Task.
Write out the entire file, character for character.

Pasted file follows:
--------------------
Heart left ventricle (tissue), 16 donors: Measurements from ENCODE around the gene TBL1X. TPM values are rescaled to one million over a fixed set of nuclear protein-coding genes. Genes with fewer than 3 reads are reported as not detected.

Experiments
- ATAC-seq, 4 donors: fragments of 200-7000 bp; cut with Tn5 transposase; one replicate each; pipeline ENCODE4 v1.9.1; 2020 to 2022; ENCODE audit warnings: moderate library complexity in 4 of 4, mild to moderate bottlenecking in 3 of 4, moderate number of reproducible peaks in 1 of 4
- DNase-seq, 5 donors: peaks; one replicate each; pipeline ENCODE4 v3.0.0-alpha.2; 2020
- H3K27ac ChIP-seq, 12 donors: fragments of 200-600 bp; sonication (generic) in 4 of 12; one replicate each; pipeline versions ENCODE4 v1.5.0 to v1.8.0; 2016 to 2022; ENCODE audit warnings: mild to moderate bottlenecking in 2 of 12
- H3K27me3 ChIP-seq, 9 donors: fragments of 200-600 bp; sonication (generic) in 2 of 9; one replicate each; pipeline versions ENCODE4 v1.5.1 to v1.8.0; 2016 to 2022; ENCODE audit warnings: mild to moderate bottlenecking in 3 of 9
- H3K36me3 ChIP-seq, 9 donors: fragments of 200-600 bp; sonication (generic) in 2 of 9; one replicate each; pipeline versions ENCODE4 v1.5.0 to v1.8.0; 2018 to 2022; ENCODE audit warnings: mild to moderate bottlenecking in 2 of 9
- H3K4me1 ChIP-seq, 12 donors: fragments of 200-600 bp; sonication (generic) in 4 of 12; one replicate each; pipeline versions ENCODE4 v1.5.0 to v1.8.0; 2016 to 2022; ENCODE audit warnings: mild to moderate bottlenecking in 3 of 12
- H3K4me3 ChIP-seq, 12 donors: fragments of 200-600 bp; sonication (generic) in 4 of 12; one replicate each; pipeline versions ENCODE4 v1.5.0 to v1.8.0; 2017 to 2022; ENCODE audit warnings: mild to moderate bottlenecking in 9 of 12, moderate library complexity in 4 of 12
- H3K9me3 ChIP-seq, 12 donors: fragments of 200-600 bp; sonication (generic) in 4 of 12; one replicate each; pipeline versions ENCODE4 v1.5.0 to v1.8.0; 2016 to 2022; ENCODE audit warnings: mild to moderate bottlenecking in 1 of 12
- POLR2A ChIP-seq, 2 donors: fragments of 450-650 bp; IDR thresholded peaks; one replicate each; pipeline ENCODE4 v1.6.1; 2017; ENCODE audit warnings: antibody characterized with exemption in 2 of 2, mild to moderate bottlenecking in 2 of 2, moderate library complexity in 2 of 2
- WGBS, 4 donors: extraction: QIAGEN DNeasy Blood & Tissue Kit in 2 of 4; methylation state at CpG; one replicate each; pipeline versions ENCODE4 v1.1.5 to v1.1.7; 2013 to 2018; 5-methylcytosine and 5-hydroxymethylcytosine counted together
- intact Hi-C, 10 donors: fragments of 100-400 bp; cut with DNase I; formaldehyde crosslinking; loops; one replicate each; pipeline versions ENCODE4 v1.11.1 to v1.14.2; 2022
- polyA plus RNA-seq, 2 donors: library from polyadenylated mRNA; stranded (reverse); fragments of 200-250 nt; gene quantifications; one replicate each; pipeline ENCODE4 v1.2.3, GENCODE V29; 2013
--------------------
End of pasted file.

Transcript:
Heart left ventricle (tissue), 16 donors: Measurements from ENCODE around the gene TBL1X. TPM values are rescaled to one million over a fixed set of nuclear protein-coding genes. Genes with fewer than 3 reads are reported as not detected.

Experiments
- ATAC-seq, 4 donors: fragments of 200-7000 bp; cut with Tn5 transposase; one replicate each; pipeline ENCODE4 v1.9.1; 2020 to 2022; ENCODE audit warnings: moderate library complexity in 4 of 4, mild to moderate bottlenecking in 3 of 4, moderate number of reproducible peaks in 1 of 4
- DNase-seq, 5 donors: peaks; one replicate each; pipeline ENCODE4 v3.0.0-alpha.2; 2020
- H3K27ac ChIP-seq, 12 donors: fragments of 200-600 bp; sonication (generic) in 4 of 12; one replicate each; pipeline versions ENCODE4 v1.5.0 to v1.8.0; 2016 to 2022; ENCODE audit warnings: mild to moderate bottlenecking in 2 of 12
- H3K27me3 ChIP-seq, 9 donors: fragments of 200-600 bp; sonication (generic) in 2 of 9; one replicate each; pipeline versions ENCODE4 v1.5.1 to v1.8.0; 2016 to 2022; ENCODE audit warnings: mild to moderate bottlenecking in 3 of 9
- H3K36me3 ChIP-seq, 9 donors: fragments of 200-600 bp; sonication (generic) in 2 of 9; one replicate each; pipeline versions ENCODE4 v1.5.0 to v1.8.0; 2018 to 2022; ENCODE audit warnings: mild to moderate bottlenecking in 2 of 9
- H3K4me1 ChIP-seq, 12 donors: fragments of 200-600 bp; sonication (generic) in 4 of 12; one replicate each; pipeline versions ENCODE4 v1.5.0 to v1.8.0; 2016 to 2022; ENCODE audit warnings: mild to moderate bottlenecking in 3 of 12
- H3K4me3 ChIP-seq, 12 donors: fragments of 200-600 bp; sonication (generic) in 4 of 12; one replicate each; pipeline versions ENCODE4 v1.5.0 to v1.8.0; 2017 to 2022; ENCODE audit warnings: mild to moderate bottlenecking in 9 of 12, moderate library complexity in 4 of 12
- H3K9me3 ChIP-seq, 12 donors: fragments of 200-600 bp; sonication (generic) in 4 of 12; one replicate each; pipeline versions ENCODE4 v1.5.0 to v1.8.0; 2016 to 2022; ENCODE audit warnings: mild to moderate bottlenecking in 1 of 12
- POLR2A ChIP-seq, 2 donors: fragments of 450-650 bp; IDR thresholded peaks; one replicate each; pipeline ENCODE4 v1.6.1; 2017; ENCODE audit warnings: antibody characterized with exemption in 2 of 2, mild to moderate bottlenecking in 2 of 2, moderate library complexity in 2 of 2
- WGBS, 4 donors: extraction: QIAGEN DNeasy Blood & Tissue Kit in 2 of 4; methylation state at CpG; one replicate each; pipeline versions ENCODE4 v1.1.5 to v1.1.7; 2013 to 2018; 5-methylcytosine and 5-hydroxymethylcytosine counted together
- intact Hi-C, 10 donors: fragments of 100-400 bp; cut with DNase I; formaldehyde crosslinking; loops; one replicate each; pipeline versions ENCODE4 v1.11.1 to v1.14.2; 2022
- polyA plus RNA-seq, 2 donors: library from polyadenylated mRNA; stranded (reverse); fragments of 200-250 nt; gene quantifications; one replicate each; pipeline ENCODE4 v1.2.3, GENCODE V29; 2013